Jeff Pearlman continues to loathe his job

The working conditions are terrible. None of his colleagues do their job. The whole damn operation is a waste of time. I’m just waiting for the “I don’t believe in nothin’ no more, I’m goin’ to law school!” post.

Not that I don’t see where Pearlman is coming from. Press boxes are bad places to watch games. Reporters do ask inane questions. Athletes do give vapid answers. That whole scene is rather silly.

But rather than mope about it, Jeff, do something about it. Tell SI that you’re done with the conventional beat and you want to cover stories differently. Tell them you want to eschew the box, dispense with the postgame interviews and ask the questions you’re presumably not allowed to ask. You wonder why no one asks if Jay Cutler is overrated? Ask it yourself! You want to rain on the Bears’ playoff pretensions? Do it!

But for God’s sake, drop the pity party. Everyone has a job they hate from time to time. None of us like being away from our kids for work. All of us, however, sack the hell up and get on with it.

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Comments

  1. YankeesfanLen said...

    Does a Yankees win really have this effect on various sportswriters/journalist/pundits/bloggers?I presume Tyler will be back next year for game stories in the Business section, but if you and he are the only two remaining, Craig, I’ll live with that.

  2. mike in brooklyn said...

    I met some guy a few years ago who writes for one of the big magazines.  I asked him which team he actually roots for.  He said none of them.  Now that he has gotten to know the players, he pretty much hates them all.

  3. MJ said...

    Ha. Funny post, fair criticism. To be honest, I mainly work on books these days, so I infrequently enter clubhouses/locker rooms. I really went into the Bears’ room to observe the scene, which is just horrible. I LOVE writing books. Love it. But the day-to-day reality of the clubhouse scene would be horrific. But maybe you’re right, no one wants to hear me gripe.

    Personally, I can’t wait for more stellar predictions such as:

    “Oddly, I like their moves more than the Yankees. Penny and Smoltz could easily win more games than Sabathia and Burnett”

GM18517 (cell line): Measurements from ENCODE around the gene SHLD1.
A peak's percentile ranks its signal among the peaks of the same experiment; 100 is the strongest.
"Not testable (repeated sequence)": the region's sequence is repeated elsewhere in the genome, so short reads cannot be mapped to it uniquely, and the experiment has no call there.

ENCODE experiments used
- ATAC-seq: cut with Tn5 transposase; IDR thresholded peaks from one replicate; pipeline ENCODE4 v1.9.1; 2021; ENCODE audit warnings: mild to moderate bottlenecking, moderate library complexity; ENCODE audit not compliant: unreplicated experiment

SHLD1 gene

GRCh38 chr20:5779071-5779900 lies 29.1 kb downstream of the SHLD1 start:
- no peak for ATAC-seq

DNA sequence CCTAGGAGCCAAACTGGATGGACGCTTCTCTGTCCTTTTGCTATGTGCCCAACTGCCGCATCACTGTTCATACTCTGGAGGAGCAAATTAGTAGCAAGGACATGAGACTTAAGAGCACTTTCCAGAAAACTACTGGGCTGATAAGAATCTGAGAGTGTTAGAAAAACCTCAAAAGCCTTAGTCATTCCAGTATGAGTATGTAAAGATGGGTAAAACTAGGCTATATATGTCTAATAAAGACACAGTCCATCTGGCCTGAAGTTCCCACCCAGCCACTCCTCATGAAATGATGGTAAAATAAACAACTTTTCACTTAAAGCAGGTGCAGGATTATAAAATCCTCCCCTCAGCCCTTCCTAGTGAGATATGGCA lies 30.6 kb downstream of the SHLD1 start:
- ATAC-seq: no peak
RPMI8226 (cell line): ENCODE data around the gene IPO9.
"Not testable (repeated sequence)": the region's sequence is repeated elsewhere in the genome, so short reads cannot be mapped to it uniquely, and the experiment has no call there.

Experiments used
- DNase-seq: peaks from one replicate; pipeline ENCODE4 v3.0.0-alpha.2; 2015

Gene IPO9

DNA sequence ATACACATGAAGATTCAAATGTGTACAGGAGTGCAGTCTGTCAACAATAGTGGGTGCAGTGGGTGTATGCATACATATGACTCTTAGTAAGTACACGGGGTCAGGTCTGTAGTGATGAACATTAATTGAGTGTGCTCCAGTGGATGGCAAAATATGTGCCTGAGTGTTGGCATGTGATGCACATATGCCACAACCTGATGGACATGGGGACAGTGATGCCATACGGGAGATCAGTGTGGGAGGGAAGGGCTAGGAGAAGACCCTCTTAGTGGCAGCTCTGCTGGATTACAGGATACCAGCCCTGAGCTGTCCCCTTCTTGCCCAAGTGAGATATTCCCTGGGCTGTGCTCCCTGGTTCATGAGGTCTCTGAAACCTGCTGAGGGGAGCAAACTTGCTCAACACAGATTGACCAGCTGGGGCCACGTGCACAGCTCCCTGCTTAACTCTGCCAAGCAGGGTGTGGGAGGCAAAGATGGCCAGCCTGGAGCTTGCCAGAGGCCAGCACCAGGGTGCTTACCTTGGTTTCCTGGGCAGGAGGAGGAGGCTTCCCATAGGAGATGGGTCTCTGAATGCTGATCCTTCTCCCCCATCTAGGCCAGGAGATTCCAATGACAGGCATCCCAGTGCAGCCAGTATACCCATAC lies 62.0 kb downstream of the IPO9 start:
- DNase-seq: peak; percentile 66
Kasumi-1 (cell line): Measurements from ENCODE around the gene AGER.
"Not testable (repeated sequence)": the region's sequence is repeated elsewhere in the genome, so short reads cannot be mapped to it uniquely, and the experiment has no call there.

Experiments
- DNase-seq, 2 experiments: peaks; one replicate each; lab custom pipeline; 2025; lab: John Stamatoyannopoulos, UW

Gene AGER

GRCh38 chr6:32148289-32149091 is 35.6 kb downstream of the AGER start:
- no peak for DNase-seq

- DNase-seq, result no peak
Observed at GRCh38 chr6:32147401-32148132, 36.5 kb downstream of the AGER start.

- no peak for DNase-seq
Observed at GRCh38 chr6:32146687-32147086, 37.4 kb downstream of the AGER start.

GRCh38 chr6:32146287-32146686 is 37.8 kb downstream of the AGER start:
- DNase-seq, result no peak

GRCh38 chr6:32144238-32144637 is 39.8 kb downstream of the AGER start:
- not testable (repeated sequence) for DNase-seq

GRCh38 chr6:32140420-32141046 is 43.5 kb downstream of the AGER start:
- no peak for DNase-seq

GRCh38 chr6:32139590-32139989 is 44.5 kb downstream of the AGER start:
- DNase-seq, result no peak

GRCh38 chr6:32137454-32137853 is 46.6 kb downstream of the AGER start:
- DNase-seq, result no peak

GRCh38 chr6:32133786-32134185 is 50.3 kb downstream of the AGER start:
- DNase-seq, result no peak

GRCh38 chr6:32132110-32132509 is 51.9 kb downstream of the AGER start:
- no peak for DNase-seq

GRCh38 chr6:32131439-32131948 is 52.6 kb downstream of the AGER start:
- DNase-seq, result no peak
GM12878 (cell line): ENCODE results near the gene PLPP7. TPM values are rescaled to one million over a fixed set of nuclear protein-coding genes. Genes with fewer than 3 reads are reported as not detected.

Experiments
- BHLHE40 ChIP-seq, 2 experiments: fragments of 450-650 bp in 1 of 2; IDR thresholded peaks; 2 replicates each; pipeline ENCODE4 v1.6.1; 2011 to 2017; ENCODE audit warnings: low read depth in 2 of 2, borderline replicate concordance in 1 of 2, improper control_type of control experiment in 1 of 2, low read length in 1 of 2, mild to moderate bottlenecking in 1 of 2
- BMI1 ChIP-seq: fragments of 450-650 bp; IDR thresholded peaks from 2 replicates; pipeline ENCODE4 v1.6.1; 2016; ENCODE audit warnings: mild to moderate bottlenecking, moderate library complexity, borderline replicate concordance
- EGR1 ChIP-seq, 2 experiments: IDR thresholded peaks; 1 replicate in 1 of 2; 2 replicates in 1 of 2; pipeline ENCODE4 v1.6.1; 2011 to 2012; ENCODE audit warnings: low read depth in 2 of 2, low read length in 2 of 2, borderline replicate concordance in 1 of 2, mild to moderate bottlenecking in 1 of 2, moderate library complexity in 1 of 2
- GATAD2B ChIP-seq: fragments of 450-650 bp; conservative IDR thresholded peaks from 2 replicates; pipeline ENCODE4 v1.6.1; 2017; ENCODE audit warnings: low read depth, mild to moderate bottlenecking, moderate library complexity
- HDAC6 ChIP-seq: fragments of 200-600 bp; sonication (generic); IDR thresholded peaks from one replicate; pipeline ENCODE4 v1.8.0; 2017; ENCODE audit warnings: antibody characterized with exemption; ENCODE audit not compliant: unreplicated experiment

And such great articles as how it’s Inhumane to be a Yankee fan.

  4. Jeff Pearlman said...

    Ha. Funny post, fair criticism. To be honest, I mainly work on books these days, so I infrequently enter clubhouses/locker rooms. I really went into the Bears’ room to observe the scene, which is just horrible. I LOVE writing books. Love it. But the day-to-day reality of the clubhouse scene would be horrific. But maybe you’re right, no one wants to hear me gripe.

  5. Jay said...

    The real problem here is that Pearlman feels the need to maintain a blog. At some point, he probably figured that it was something he needs to do to keep up with the direction that sports writing is headed. Which is probably true, if you’re a beat writer or are somewhat good at it.

    However, all Pearlman does is alternate between being a whiny b——and having no point at all.

  6. Michael said...

    Well, Jeff, your love for writing bad things about people DOES come through in your books. Kudos.

    And if you ever want to regularly do locker room duty again, you could always start chasing players around with a specimen cup. It worked for Rick Reilly…

  7. DSFC said...

    Jeff’s just still steamed that while Alex Rodriguez is now a world champion, Selena Roberts’ book hit bargain bins approximately 15 minutes after publication, where many copies are still available. Don’t worry, Jeff, she’ll always have the Duke lacrosse case as her shining moment – no one can take the honor of destroying the reputations of innocent men away from her!

  8. Charles Brooks said...

    Craig-
    I very much enjoy your blog.  You’re my first stop for baseball news and, frankly, you’re about the only blog on any topic that I visit on a regular basis.

    About your Pearlman post…it seems a little bit on the catty side…  Sure it’s easy for us to feel aghast that a guy with a job like his would ever think of complaining about his work, but like the guy says, there are down sides to any profession.  And it seems that his point is not so much complaining about the work as much as it is to reveal the realities of the trade.  Sports reporting (addressee exempted) has become a cheesy, predictable dung heap consisting largely of overhyped minutiae, moral posturing and treacle heartwarming pieces.  It’s not entirely unwelcome to have one of the inner sanctum point out some of the absurdities.

    That said, and now that you’ve brought this Pearlman guy’s blog to my attention, I think it would have been much more interesting (and perhaps laudable) if you had shared with us his posting titled “Nothing changes, everything changes”.  Here is a piece that (maybe) better reflects the character and principles of the fellow as well as addressing a tangible social issue upon which, as the man says, history will spare us no sympathy in its judgement.

    Right, keep up the good work and congrats on your fulltime gig.

    ——Charles

  9. Brett said...

    Followed the first link to the Pearlman piece, which linked to a Viva El Birdos post, which linked to a Shysterball post.

    That was weird.  Who am I?  How did I get here?

  10. MJ said...

    Followed the first link to the Pearlman piece, which linked to a Viva El Birdos post, which linked to a Shysterball post.

    That was weird.  Who am I?  How did I get here?

    I’m at the corner of first and first.  How can the same street intersect itself?  I must be at the nexus of the universe!

    -Kramer

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